Environment and Asthma: the Black Carbon Connection
By Dr. Paul Ehrlich
The other night at a meeting of the New York Allergy and Asthma Society we heard a presentation by Matthew S. Perzanowski, PhD, of the Mailman School of Public Health at Columbia University. Matt did his graduate work in Sweden around the Arctic Circle where there are no dust mites (too dry) or cockroaches (the people are very conscientious in their housekeeping) but still have a 10% rate of allergic asthma. The culprits? Dogs and cats.
The story he told was very compelling on the one hand, the neighborhood-by-neighborhood study of pediatric asthma in New York City. But very frustrating for a clinical allergist on the other because his data showed the extent to which asthma exacerbations, measured in trips to the doctor and hospital, irrespective of class, race, or anything else, really depends on where you live, particularly on proximity to sources of “black carbon”. To wit highways, bus depots, and even furnaces that burn “residual oil”, which he described as so thick that it’s not even liquid at room temperature. Older buildings have received a waiver of compliance with more modern requirements. Larry has written repeatedly about the concentration of asthma in Hunts Point, with its 12,000 produce bearing diesel deliveries every day.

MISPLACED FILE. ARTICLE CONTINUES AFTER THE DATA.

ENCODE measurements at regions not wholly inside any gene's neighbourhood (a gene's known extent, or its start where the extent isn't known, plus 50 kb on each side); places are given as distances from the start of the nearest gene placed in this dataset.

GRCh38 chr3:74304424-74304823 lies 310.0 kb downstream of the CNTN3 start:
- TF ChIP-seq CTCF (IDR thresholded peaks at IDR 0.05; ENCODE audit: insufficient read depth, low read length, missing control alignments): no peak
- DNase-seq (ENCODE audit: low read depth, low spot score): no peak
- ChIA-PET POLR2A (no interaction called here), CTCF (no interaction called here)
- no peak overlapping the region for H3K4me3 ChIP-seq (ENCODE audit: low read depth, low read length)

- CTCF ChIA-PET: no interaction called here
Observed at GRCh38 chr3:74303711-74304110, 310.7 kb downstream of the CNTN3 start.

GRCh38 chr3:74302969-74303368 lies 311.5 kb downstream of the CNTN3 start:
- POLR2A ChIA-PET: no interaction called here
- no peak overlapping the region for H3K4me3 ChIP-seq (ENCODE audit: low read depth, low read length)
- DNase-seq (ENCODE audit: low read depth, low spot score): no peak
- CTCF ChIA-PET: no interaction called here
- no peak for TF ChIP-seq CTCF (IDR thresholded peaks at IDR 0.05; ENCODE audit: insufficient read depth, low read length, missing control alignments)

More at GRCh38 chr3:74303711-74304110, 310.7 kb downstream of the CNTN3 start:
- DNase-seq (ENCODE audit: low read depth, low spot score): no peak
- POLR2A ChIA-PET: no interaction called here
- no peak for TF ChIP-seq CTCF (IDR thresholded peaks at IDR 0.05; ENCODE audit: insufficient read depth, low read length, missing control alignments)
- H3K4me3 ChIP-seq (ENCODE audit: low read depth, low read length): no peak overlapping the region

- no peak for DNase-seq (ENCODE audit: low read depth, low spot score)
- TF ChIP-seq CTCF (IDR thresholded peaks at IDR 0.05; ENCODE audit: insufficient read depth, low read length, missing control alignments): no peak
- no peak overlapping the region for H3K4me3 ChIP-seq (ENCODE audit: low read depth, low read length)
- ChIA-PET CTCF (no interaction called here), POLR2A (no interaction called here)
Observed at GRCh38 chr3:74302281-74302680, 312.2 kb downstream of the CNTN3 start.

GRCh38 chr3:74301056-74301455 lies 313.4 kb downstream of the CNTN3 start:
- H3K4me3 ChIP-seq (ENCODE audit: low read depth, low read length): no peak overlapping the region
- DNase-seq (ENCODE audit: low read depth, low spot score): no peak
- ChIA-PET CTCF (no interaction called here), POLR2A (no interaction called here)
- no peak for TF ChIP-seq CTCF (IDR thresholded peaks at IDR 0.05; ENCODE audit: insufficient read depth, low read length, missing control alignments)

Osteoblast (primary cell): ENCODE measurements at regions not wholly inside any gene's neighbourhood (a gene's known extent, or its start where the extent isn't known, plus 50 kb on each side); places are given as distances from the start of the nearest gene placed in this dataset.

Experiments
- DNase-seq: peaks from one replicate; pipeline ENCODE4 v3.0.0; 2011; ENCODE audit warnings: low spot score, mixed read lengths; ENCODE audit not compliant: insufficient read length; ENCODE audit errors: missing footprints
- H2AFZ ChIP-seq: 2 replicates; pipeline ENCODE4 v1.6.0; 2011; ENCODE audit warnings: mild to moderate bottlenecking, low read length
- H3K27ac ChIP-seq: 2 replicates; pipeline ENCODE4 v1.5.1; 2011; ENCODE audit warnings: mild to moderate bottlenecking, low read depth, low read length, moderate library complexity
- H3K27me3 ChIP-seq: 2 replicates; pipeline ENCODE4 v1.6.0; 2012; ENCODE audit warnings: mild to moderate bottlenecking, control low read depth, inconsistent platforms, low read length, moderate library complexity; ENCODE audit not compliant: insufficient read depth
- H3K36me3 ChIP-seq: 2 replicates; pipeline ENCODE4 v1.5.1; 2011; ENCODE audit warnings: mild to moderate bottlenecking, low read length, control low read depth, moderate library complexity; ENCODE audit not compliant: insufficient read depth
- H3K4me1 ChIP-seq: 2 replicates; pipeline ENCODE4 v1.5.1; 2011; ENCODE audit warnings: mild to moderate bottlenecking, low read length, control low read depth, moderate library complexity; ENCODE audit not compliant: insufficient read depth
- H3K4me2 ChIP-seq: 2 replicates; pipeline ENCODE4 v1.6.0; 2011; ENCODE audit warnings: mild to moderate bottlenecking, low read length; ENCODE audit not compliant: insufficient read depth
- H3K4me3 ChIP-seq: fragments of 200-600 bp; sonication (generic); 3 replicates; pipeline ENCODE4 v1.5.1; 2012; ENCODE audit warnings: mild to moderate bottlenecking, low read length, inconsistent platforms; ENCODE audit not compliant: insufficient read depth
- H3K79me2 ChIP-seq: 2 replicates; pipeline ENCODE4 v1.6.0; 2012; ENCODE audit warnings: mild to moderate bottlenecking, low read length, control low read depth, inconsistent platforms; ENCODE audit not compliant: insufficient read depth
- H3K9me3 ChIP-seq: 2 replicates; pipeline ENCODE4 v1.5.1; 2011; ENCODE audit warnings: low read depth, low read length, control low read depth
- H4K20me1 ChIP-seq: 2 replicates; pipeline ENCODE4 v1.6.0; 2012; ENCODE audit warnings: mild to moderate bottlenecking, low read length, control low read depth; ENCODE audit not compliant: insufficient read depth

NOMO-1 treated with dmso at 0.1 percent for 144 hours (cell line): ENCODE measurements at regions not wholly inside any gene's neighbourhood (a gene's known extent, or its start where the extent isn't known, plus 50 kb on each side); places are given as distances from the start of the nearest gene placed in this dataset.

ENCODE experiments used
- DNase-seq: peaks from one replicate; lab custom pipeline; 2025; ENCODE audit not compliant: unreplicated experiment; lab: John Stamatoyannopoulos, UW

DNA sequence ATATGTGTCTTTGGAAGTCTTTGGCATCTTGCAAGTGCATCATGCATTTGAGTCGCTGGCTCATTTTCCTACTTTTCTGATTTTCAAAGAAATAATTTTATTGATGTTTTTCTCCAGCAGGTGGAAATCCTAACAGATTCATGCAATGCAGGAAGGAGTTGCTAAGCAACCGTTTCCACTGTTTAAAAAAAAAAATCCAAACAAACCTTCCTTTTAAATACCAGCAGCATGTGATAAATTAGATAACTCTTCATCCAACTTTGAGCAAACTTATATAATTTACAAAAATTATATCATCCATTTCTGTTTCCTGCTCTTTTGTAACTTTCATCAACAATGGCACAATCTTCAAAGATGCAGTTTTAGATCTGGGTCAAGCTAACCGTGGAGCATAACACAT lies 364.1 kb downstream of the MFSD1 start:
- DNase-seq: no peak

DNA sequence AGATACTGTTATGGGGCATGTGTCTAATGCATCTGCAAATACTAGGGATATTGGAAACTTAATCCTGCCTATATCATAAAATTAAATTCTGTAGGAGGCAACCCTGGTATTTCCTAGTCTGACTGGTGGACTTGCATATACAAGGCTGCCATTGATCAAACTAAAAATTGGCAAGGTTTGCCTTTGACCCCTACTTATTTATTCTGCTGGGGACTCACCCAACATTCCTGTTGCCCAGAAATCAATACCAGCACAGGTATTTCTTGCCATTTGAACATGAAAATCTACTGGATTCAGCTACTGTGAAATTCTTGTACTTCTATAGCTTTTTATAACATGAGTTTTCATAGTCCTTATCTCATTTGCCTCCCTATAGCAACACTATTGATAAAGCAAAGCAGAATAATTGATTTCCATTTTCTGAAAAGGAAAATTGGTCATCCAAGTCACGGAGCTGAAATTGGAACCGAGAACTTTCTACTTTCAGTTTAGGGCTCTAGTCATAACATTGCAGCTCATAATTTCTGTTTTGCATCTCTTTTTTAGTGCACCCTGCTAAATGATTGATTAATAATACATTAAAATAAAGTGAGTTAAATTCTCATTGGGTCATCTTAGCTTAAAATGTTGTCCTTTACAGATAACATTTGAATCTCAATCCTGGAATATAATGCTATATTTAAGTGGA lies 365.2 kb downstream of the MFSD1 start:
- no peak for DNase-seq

This story was frustrating to me because the crux of treatment in private practice is pharmaceutical and behavioral. “Here’s your medicine….Take it twice a day.” “Dust your apartment.” “Take out the trash.” “Don’t let anyone smoke in the house.” And so forth. But meds and admonitions only go so far when what triggers many exacerbations is not underlying allergies, but the output of those black carbon sources. The team at Columbia can measure the likelihood of episodes in tens of yards from the nearest dirty apartment furnace. “My block good; your block bad.”
So what is a doctor to do? I can’t tell people “move.” Most things like bus depots and garbage terminals are placed in neighborhoods where the residents have the least say in city planning. It’s a chicken-egg, vicious-cycle, NIMBY situation that has built up over decades.
The real “treatment” for doctors lies in advocating for policy. Oh, I know a few hundred allergists in New York can’t get the highways moved, but maybe we can get the city government to act to expedite furnace conversions. It’s too bad no economist has found a way to finance current infrastructure upgrades out of the future savings in health care costs, and greater productivity at work and in school.
Graphic: New York City Department of Health and Mental Hygiene